The growing public concern surrounding the environmental consequences of microbeads has led to significant changes in the cosmetics industry.
Several countries have imposed bans or restrictions on microbeads, driving cosmetic companies to innovate and embrace more sustainable materials.
While the ongoing efforts to eliminate microbeads have been commendable, there is still much to be done to eliminate the use of microplastics.
“There’s an endeavour to phase out microplastics or any sort of synthetic skin abrasives. Exfoliation is quite self-explanatory but besides that, there’s a large field of invisible microplastics. We’re talking about very finely ground microplastics and even liquid polymers that are added to cosmetics in order to change the viscosity, the rheology or add properties like waterproofing,” said Kathrin Schilling, managing director of BioPowder.
BioPowder produces powders made from nut shells and the pits of stone fruits. The company started in 2017 with olive stone powder.
It has since expanded to others including argan shell and avocado stone powder. All its products are produced in its facility in Spain.
“We have transformed a wide range of raw materials as cosmetics is a very fashion-drive industry that’s subjected to trends,” said Schilling.
“We are able to mill and sieve and micronise them to produce particles in a wide range of different grain sizes. These grain sizes all have different textures. They give the end user different sensory experiences and that makes them suitable for a wide range of applications.”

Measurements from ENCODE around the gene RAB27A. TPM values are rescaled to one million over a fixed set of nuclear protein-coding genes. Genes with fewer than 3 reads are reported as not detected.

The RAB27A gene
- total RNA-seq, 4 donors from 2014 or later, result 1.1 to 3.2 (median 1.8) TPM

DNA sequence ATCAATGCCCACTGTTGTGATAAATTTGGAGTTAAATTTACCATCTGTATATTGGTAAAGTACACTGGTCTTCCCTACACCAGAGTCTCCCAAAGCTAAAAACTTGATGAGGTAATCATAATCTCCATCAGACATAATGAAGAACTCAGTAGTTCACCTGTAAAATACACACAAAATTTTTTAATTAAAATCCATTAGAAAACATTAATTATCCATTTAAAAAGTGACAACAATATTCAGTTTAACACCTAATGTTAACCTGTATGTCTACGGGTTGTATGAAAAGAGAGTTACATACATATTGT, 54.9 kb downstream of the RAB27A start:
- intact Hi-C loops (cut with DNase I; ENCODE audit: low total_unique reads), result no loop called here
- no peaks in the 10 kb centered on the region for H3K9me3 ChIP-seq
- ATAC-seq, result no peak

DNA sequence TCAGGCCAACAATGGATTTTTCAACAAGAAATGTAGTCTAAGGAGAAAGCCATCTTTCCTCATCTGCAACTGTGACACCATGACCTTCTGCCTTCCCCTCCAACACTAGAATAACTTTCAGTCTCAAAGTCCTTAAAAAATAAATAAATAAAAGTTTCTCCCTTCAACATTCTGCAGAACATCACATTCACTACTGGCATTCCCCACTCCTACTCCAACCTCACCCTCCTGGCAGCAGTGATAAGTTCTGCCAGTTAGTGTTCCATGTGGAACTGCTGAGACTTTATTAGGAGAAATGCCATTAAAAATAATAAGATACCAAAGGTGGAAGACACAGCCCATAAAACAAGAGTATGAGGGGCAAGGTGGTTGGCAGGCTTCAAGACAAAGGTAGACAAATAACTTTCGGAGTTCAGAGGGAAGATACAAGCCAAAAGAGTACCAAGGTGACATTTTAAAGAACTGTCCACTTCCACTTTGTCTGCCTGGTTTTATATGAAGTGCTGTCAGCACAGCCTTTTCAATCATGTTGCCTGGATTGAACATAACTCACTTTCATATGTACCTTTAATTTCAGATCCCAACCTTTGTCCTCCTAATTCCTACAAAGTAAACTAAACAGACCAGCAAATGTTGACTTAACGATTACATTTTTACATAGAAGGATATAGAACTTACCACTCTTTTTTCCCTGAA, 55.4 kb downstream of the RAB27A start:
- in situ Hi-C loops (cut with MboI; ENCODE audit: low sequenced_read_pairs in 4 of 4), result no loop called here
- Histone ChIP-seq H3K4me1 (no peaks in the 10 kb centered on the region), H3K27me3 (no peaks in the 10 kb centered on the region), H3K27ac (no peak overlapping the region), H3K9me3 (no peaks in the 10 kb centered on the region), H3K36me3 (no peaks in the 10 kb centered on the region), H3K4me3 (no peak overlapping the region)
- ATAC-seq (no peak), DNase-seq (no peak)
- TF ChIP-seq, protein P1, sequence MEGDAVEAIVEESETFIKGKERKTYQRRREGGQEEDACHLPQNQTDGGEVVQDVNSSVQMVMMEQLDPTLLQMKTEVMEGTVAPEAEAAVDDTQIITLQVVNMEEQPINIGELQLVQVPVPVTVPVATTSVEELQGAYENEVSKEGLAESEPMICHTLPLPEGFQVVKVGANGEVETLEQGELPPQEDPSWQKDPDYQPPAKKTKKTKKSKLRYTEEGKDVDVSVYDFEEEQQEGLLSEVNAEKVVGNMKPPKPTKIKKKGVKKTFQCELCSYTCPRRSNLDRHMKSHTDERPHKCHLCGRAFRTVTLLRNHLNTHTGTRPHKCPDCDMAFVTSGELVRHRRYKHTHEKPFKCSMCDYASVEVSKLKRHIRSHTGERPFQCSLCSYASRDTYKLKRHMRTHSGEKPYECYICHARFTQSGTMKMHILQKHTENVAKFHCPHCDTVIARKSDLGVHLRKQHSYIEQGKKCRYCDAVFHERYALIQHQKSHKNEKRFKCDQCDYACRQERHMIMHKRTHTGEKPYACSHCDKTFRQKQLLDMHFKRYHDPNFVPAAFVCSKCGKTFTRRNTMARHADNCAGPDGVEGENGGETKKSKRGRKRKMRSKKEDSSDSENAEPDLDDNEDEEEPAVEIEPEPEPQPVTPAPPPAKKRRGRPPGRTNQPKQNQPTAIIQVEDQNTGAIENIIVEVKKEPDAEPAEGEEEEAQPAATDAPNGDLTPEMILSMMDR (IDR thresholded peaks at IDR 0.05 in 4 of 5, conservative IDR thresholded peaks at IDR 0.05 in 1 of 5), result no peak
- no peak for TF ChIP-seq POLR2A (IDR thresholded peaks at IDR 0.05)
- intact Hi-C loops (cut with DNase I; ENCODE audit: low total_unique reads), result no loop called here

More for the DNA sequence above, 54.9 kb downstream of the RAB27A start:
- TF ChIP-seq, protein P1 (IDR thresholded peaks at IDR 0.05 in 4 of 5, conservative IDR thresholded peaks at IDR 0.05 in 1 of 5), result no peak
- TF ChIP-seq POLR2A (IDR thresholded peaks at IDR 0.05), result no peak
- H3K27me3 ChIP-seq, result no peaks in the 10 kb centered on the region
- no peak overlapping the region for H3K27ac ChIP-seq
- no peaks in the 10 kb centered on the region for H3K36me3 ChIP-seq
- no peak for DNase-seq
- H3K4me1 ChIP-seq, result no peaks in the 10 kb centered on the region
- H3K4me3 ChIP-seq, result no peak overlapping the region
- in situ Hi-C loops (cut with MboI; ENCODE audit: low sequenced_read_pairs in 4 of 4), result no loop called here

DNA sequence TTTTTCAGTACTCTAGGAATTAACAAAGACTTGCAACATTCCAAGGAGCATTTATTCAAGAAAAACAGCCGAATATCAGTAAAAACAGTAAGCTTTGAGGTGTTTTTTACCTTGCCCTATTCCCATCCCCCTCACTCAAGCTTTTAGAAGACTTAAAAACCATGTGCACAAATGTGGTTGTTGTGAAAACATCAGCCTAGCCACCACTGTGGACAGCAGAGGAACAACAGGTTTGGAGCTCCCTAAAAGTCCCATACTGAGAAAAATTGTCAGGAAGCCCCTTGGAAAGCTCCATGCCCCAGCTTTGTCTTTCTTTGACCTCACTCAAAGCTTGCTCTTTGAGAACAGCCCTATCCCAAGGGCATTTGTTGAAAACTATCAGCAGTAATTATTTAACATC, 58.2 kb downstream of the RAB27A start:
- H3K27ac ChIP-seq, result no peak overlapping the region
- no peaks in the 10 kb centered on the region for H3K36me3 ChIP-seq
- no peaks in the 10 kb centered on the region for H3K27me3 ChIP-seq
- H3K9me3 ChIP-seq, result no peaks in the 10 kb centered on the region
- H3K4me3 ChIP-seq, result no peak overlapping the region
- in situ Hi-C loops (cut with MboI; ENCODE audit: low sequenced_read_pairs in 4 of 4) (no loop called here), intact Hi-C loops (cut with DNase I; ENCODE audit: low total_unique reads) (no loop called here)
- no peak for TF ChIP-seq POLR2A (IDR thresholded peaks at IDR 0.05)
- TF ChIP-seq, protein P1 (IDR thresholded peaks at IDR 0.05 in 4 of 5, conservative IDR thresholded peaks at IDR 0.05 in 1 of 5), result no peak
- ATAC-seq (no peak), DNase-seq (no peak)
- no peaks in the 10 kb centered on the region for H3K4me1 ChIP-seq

The lion’s share of revenue comes from skin care exfoliants, however, Schilling sees a huge opportunity to replace more microplastics in beauty.
“I would say, over 80% of the world's cosmetic brands or manufacturers still work with some sort of polymer,” said Schilling.
The company has developed bio-sourced powders that can be used in various products, including colour cosmetics.
“We have, for instance, argan shell powder. It’s a very effective base for makeup products. It is very compatible with pigments and depending on how fine the particles are, it can really modify the sensory experiences of lipsticks. A high degree of hydrophobicity is inherent to these powders because they still have some residual oil content.”
Targeting Asia’s natural beauty market
The company is now targeting the Asian beauty market, where demand for natural cosmetics are growing fast, said Schilling.
“Compared to Europe, the natural and organics market in Asia is experiencing much higher growth rates. We’re talking two-digit annual growth rates in most Asian countries, especially countries like Korea, Japan, Vietnam, Thailand and Singapore. The market has become very open to fully plant-based alternatives.”
Shilling highlighted that the company’s opportunities in Asia lie beyond exfoliants. “Not just in exfoliants but with texturisers and rheology modifiers. Asia is very, very, very, centred on aesthetics when it comes to cosmetics.”
She added that there was massive potential in Asia’s colour cosmetics market.
“There are a large number of natural cosmetic startups in Asia, I think it’s much higher in Europe or North America. This is great because this means people are experimenting with formulations, creating new textures and catering to identities that have not been previously noticed in the industry. Asia is such a diverse continent and our powders do very well with natural pigments and low doses of pigment.”